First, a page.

Over the past 350 years, Old Durham has been a private garden attached to a manor house, a commercial nursery, a public park, a bowling green and tennis courts.


Medieval Old Durham

The first records of Old Durham date from the 12th century, when it belonged to the rector of St Nicolas’ church. In 1268 a chapel and private oratory were established by Golfrid de Helme of the Rectory of St Nicholas.

In 1443, land owned by St Nicholas’, which included Old Durham, was appropriated by Bishop Neville and given to Kepier Hospital. In 1479, the Master of Kepier leased Old Durham to his brother, Richard Booth, for a length of 99 years.


Private Gardens

The estate at Kepier Hospital was sold in 1545 as part of the Dissolution of the Monasteries, and passed into the ownership of John Heath I. However, the Booths continued to lease Old Durham for a while, living here in a modest medieval manor.

In 1630, John Heath IV sold Kepier and moved to Old Durham with his wife Margaret. The gardens were first laid out in this time, sometime between 1630 and John’s death in 1665.

After John’s death, the estate passed to his only daughter Elizabeth and her husband, John Tempest I, MP for Durham. The couple continued to live in Old Durham, as did their son William, also an MP. However, in 1719, the Tempests left Old Durham and moved to Sherburn.

The Tempest family remained owners of the Old Durham estate until 1794, and they continued to use the gardens at Old Durham. Between 1725 and 1735, they renovated the gardens and remodelled the gazebo.


How the gardens may have looked in the 18th century
How the gardens may have looked in the 18th century


A Place of Public Resort

The Tempests appear to have left Old Durham by 1748, by which time it was run by a commercial nursery by gardener John Thackray and then by his widow, Jane. By 1776 the upper garden was fully enclosed with the stone wall to the north being particularly high to enable the cultivation of south facing fruit trees. A commercial nursery was still present at Old Durham in 1844.

Through the 1750s, music concerts were held at Old Durham. The Newcastle Courant reported a concert in June 1753 at which the “Choir of Durham performed a grand Concert of Music to a brilliant Assembly of Gentlemen and Ladies”. The following May, the newspaper reported a “concert of vocal and instrumental musick”, performed to an audience “very large and genteel”, and again the following year a concert was run by the celebrated composer John Garth, organist of Durham Cathedral.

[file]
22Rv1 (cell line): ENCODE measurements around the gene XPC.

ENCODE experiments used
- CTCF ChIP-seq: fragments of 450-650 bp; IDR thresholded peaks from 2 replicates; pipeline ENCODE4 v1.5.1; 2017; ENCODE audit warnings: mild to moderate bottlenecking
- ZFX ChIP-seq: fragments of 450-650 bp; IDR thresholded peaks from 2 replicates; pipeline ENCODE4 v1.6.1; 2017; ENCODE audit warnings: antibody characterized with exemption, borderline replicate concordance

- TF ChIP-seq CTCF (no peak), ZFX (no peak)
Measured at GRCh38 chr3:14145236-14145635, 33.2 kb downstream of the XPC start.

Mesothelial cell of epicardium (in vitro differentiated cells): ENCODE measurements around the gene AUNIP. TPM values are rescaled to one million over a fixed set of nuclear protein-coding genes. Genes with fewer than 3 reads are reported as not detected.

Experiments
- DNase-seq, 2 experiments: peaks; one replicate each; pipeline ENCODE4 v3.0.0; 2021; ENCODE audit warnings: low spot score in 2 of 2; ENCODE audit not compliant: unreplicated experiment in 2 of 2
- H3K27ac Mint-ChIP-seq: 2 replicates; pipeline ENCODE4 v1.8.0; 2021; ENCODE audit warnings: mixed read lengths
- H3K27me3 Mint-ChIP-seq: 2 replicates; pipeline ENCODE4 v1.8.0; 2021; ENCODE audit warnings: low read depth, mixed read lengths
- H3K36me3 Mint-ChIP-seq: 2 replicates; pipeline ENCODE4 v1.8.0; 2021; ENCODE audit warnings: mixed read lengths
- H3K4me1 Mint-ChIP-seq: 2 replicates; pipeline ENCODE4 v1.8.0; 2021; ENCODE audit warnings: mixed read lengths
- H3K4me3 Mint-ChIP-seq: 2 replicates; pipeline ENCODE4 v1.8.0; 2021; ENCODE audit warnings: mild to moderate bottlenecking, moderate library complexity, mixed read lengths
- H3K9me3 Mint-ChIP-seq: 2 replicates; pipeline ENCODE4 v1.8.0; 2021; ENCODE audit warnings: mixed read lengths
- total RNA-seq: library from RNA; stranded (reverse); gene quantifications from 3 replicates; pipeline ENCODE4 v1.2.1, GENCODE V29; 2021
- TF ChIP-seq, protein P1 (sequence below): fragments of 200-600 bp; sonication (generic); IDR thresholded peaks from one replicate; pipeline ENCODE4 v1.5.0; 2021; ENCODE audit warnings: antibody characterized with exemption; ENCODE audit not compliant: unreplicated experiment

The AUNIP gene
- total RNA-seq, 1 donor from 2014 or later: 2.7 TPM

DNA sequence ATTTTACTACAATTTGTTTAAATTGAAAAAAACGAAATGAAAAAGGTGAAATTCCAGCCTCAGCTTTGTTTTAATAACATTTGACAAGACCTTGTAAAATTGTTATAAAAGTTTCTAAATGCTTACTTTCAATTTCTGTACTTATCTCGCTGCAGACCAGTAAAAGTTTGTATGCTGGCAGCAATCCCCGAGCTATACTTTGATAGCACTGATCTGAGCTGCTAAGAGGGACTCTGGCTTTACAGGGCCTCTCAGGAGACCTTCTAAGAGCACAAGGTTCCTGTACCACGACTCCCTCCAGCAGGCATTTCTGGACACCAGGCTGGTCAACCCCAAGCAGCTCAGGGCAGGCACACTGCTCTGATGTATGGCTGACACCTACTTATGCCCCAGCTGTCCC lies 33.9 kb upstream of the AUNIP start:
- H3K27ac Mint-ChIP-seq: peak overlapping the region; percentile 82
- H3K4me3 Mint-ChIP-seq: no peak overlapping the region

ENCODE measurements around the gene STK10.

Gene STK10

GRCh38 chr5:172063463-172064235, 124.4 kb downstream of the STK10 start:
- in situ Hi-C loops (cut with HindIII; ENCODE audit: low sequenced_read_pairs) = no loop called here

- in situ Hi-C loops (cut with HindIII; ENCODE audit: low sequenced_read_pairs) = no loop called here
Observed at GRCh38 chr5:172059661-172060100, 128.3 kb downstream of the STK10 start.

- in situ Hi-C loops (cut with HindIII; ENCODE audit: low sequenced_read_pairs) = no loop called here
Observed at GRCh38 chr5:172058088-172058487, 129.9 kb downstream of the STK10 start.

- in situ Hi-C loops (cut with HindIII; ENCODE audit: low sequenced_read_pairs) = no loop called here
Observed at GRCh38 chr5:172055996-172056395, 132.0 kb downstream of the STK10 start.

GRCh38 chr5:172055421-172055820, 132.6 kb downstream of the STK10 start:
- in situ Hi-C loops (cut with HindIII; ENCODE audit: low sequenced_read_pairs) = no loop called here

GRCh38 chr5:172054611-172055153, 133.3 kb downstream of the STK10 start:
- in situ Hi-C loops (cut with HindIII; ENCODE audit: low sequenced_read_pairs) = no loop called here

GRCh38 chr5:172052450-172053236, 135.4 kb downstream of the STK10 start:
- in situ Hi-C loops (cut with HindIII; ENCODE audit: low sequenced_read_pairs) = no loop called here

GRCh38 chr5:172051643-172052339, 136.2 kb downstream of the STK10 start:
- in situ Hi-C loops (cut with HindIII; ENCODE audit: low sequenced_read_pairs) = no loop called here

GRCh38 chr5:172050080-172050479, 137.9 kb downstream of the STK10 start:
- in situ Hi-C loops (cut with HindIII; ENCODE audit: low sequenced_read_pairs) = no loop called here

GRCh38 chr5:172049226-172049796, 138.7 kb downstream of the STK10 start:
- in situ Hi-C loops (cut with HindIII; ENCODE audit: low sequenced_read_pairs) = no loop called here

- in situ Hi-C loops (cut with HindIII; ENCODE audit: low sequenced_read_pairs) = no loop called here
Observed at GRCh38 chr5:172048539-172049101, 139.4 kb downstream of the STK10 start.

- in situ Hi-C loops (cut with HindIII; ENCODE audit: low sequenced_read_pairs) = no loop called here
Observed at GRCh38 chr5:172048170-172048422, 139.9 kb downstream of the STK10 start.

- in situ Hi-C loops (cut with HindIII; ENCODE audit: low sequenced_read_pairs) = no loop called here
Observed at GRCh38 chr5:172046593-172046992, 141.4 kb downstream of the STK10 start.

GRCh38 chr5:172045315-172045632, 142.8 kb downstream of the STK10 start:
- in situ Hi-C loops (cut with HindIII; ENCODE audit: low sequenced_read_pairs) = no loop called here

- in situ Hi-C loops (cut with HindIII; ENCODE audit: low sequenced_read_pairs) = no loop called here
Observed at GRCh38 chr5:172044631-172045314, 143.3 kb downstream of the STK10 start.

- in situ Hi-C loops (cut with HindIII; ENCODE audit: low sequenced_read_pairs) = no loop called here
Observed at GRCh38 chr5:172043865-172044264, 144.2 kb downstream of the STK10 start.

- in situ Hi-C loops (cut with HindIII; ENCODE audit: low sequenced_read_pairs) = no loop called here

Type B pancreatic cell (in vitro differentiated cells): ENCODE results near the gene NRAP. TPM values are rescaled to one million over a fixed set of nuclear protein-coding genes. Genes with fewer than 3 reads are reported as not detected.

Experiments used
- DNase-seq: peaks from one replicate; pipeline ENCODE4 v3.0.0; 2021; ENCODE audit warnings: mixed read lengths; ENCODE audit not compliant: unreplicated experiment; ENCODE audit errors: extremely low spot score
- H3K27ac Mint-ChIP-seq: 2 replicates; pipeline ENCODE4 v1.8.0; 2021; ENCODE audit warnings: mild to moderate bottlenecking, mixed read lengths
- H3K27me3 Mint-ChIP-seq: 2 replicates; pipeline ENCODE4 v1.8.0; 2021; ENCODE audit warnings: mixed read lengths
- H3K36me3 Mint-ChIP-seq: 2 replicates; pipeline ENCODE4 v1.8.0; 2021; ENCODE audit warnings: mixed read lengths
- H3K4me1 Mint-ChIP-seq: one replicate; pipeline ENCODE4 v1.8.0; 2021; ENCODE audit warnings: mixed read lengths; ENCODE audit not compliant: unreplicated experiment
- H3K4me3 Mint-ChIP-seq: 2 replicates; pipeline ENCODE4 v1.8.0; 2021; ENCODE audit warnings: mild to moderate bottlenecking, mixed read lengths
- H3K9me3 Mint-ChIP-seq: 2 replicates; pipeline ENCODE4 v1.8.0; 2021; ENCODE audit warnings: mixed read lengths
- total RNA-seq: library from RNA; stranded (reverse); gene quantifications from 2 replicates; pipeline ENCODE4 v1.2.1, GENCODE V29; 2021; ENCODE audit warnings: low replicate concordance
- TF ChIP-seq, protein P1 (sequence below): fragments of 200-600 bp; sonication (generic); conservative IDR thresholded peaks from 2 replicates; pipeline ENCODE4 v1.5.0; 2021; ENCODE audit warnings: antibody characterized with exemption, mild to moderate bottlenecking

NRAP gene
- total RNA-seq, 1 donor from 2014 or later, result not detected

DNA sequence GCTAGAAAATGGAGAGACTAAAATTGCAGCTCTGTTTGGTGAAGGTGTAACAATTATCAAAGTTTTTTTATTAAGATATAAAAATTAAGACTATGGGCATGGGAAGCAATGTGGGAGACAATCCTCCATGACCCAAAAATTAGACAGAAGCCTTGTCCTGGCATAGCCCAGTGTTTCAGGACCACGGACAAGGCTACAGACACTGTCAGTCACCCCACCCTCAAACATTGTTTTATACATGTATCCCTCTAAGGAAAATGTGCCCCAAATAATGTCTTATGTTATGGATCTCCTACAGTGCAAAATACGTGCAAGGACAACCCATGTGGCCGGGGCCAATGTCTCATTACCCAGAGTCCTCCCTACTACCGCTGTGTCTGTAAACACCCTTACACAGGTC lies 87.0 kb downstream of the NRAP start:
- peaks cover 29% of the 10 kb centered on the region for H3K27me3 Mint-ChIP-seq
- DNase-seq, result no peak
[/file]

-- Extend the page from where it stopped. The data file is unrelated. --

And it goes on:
By 1776, documents show that the mansion at Old Durham had been demolished. It is likely that the building was dismantled and sold for building materials.

Several years later, in 1787, William Hutchinson described the gardens:

“The gardens are formed into terraces of a considerable length. This sweet retirement has become a place of public resort, where concerts of music have frequently been performed in the summer evenings, and the company regaled with fruit, tea, etc. The gardens are open all summer for rural recreation. The terraces command the elegant valley prospect before described.”

In 1834, the Pineapple Inn was already established as a public house supporting the commercial and recreational activities of the gardens. The first edition Ordinance Survey map in 1857 shows the walled gardens as a bowling green.


In 1918, Lord Londonderry, descendent of the Tempests, sold the Pineapple Inn and Old Durham Gardens to Victor Mazzini Walton. Mr Walton was an artist and ice cream maker and continued to develop the Gardens as a pleasure ground for public recreation. A 1921 advert describes it as having tennis courts, putting green, running track and a tea garden.

The Pineapple Inn was still licensed in 1921, but five years later it lost its licence, some say due to its unfavourable reputation. The reality may be less exciting, as perhaps its dwindling customers moved to more accessible city centre pubs. Whatever the reason, the Pineapple continued to serve soft drinks, and the popular weekend dances were a feature of Durham life between the wars. The dances took place on an open-air dance floor surrounded by tables divided by screens made of bi-plane wings.


Decline and Abandonment

After the Second World War the Old Durham dances died out and in 1949 Mr Walton sold the land. The Pineapple Inn became Pineapple House, and the public entrance was blocked up. The gazebo, its walls, terraces and gardens, now devoid of purpose, gradually slipped into decline and disrepair.

By the end of the 20th century, the gazebo lay in ruins.
By the end of the 20th century, the gazebo lay in ruins.


Restoration and Revival

In 1985, the City of Durham Council purchased Old Durham, and began a programme of conservation and restoration, which would last 15 years. The gazebo walls were repaired and the missing roof replaced, the eroded terrace and slope were restored, and archaeological excavations carried out. Finally, the gardens were planted to historic layouts. In 1998, English Heritage placed Old Durham on the Register of Historic Parks and Gardens (Grade II).

However, following restoration the maintenance of the gardens lapsed. In response, the Friends of Old Durham Gardens were established in 2010, with the aim of restoring and improving the gardens for the future.